From spring to early summer, expect dynamic currents due to the rise in water levels from rain and melted snow. Water levels are relatively calm from summer to autumn, so you can have a leisurely rafting experience paired with river bathing. You’ll find glamping facilities and camping sites in various spots around Mogami River, as well as a plethora of activities such as canoeing, kayaking, cruising, and fishing. Alternatively, you can choose to relax at Ginzan Onsen—a mountainous hot spring resort with a traditional vibe.
The Yamagata region is famous for its rice and fruits—you can pick cherries, strawberries, and apples, or savor some delicious locally-brewed Japanese sake. For those interested in Japan’s literary culture, you’ll find plenty of spots associated with the master haiku poet Matsuo Basho.
Cruising gives you all the fun of exploring a river without having to row or change into a wetsuit. You’ll find river cruises all around Japan, in both urban areas and secluded gorges. For example, in Osaka, the Osaka Suijo Bus connects Osaka Castle Park to Dotonbori and Namba, the busiest local shopping areas. It’s a great way to enjoy the lush greenery and bustle of Osaka from unique vantage points and it also serves a convenient means of sightseeing around the city.
Arashiyama in Kyoto is the perfect place to experience all four seasons. Take a cruise down the Hozu River*, which connects Arashiyama and Kameoka, to admire cherry blossoms, lush greens, autumn leaves, or stunning snowscapes.
In Kitayama Village, Wakayama Prefecture, you can try a traditional form of log rafting that has been handed down for over 600 years—when the forestry industry was at its peak, trees were cut down and assembled into rafts. They were then sent down to the lower reaches of the Kitayama River. A boatsman skillfully controls the rafts, which can be over 30 m long. Listen to bird songs and enjoy views of the rugged valley as you take a unique journey down the river.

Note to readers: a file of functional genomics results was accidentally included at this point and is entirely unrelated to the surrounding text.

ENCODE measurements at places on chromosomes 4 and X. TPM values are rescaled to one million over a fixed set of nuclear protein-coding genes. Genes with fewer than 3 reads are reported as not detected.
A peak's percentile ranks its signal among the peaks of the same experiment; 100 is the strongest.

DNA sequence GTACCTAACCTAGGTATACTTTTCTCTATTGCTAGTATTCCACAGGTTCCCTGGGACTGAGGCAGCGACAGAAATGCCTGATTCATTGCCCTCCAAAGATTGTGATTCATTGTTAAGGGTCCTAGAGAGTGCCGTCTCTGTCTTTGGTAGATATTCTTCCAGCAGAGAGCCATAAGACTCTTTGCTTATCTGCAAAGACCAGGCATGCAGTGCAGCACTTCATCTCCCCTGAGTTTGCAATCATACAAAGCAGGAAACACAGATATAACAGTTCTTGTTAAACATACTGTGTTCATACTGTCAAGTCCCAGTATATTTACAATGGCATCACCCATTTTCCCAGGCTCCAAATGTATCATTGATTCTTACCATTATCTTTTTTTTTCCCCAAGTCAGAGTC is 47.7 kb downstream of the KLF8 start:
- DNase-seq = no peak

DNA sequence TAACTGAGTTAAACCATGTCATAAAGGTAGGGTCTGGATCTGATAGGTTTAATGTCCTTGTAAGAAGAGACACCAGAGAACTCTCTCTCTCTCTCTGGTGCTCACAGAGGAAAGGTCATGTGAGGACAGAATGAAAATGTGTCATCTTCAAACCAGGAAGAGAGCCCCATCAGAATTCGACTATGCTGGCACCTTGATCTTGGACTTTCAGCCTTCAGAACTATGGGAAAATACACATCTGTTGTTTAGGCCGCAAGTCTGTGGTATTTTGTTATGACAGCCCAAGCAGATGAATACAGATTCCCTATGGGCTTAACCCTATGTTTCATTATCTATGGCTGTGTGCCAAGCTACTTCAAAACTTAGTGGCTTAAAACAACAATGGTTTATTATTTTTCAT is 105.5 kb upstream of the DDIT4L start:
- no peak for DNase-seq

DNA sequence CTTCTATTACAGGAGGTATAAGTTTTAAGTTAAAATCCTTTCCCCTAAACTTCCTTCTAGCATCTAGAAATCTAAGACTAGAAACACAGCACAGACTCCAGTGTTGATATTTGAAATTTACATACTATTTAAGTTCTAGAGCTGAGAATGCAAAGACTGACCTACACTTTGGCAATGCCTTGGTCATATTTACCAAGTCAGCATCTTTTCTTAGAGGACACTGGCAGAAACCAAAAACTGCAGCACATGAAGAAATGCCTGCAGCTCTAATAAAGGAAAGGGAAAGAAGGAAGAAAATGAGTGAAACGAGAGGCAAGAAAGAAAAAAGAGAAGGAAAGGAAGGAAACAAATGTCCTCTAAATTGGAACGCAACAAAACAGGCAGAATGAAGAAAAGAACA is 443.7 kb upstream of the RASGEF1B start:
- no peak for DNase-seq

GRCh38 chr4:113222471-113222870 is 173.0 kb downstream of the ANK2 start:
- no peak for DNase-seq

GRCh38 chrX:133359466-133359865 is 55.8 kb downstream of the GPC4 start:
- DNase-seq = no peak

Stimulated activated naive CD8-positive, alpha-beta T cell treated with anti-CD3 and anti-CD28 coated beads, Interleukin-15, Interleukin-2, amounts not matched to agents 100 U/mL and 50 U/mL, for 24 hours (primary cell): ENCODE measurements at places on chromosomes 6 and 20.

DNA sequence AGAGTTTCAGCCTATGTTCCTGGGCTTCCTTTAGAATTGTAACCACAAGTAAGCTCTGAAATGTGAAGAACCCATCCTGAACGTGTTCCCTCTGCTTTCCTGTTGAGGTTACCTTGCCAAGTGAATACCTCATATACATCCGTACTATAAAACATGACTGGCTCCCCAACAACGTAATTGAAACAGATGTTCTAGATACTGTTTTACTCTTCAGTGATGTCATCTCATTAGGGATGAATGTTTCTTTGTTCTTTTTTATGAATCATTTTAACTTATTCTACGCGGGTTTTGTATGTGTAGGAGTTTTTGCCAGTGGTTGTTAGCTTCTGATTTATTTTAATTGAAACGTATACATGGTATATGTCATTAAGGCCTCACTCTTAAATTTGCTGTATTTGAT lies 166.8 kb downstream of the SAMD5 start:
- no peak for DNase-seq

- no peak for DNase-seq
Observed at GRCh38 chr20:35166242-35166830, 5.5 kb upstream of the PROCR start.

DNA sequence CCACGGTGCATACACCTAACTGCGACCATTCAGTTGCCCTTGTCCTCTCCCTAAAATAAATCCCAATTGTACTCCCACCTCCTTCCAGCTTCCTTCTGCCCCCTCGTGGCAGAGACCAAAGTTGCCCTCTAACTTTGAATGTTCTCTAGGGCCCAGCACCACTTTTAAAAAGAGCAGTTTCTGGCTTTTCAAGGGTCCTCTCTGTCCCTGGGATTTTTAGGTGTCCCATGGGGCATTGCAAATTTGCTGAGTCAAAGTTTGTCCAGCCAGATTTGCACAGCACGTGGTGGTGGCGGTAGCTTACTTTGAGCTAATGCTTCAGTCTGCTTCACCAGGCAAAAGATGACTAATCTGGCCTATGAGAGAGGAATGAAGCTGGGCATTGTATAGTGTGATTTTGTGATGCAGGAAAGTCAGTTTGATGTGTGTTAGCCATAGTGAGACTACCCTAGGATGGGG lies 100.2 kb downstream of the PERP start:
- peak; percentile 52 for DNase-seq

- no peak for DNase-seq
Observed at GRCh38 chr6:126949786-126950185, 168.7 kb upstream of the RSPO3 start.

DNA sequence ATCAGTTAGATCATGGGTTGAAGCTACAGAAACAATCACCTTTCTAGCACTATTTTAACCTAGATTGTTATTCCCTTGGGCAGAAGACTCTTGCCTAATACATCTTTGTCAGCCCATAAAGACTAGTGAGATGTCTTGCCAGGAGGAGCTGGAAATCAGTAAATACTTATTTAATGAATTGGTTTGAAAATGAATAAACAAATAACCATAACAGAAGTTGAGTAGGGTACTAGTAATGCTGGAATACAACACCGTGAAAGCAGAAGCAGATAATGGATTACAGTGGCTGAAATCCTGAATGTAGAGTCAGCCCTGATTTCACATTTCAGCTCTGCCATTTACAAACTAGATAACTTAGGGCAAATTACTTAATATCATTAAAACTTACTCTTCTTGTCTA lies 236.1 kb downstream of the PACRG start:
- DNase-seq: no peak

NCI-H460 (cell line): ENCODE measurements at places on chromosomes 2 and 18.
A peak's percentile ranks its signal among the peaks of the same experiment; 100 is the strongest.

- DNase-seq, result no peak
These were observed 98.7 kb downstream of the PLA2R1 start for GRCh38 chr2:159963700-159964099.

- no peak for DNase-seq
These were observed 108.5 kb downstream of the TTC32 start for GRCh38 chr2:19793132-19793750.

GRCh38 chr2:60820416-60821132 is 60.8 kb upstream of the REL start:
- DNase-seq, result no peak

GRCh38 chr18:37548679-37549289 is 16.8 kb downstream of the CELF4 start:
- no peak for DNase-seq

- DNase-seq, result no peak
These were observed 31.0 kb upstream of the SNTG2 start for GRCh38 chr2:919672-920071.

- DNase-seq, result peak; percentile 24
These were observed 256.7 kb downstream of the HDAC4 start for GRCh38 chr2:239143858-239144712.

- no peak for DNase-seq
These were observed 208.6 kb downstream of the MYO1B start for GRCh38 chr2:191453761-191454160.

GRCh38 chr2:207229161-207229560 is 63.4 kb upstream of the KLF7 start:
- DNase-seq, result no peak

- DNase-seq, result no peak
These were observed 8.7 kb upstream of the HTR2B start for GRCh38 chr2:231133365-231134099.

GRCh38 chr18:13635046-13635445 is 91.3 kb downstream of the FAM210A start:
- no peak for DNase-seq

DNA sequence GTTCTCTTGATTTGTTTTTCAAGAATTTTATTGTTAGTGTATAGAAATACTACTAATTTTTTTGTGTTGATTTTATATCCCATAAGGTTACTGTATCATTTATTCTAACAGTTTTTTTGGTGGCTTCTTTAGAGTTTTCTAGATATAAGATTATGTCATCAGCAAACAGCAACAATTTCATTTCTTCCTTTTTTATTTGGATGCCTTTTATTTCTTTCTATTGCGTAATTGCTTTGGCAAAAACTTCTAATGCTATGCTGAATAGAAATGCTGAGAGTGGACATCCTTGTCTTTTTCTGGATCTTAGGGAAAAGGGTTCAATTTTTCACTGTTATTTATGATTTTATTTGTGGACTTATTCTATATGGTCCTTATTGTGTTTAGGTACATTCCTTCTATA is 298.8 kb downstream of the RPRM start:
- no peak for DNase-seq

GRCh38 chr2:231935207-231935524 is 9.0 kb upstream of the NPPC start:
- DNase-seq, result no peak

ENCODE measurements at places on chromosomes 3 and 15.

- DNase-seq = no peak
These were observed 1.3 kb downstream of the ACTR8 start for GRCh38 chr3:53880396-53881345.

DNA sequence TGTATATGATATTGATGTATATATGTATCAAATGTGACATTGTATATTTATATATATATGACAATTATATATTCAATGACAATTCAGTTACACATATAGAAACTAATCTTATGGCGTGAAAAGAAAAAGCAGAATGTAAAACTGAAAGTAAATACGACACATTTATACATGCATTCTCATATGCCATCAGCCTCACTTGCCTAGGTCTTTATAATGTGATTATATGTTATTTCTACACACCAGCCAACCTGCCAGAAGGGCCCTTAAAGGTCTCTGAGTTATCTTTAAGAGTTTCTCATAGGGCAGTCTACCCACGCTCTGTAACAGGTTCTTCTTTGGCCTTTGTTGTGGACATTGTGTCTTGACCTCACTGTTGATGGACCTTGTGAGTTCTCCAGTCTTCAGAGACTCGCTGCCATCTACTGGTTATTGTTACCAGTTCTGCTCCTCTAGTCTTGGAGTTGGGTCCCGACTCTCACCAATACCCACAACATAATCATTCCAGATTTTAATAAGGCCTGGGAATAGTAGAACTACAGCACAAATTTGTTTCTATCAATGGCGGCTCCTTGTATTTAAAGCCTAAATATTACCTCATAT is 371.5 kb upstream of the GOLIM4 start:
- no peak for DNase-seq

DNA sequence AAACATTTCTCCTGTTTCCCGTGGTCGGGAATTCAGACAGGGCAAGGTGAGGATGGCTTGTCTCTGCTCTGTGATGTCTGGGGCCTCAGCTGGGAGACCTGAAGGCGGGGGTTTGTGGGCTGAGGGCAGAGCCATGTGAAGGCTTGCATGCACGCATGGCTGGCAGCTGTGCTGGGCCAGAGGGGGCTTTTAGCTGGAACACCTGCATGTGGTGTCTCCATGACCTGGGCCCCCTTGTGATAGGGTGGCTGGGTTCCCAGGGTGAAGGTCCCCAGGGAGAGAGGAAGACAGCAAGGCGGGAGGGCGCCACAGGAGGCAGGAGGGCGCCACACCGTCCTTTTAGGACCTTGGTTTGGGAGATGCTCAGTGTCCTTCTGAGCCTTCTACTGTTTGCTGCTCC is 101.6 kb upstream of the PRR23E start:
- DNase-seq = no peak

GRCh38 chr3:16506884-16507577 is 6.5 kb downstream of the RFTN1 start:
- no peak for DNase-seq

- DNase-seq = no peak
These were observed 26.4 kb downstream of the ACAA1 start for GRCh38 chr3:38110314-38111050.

Since about 400 years ago, feudal lords and wealthy merchants had parties on roofed boats called yakata-bune to enjoy viewing cherry blossoms in spring, fireworks in summer, and moonlit nights. You can enjoy this tradition even today.
These boats usually come with tatami mats and heated tables, but you can also find some with western-style tables and chairs. Some can fit as many as 120 to 130 people, and serve meals depending on the time of day. Yakata-bune boats are operated throughout the year at various locations. For spectacular cherry blossom views, take a cruise on the Sumida River in Tokyo, Ooka River in Yokohama, the Okawa River in Osaka, or the Shiraishi River in Miyagi.
You’ll also find plenty of beautiful routes in Tokyo—sail around the Tokyo Skytree and Odaiba area, or enjoy beautiful night views throughout the year.
There are other kinds of boats as well, from which you can enjoy cherry blossoms, lush summer greens, or fall foliage depending on the time of year.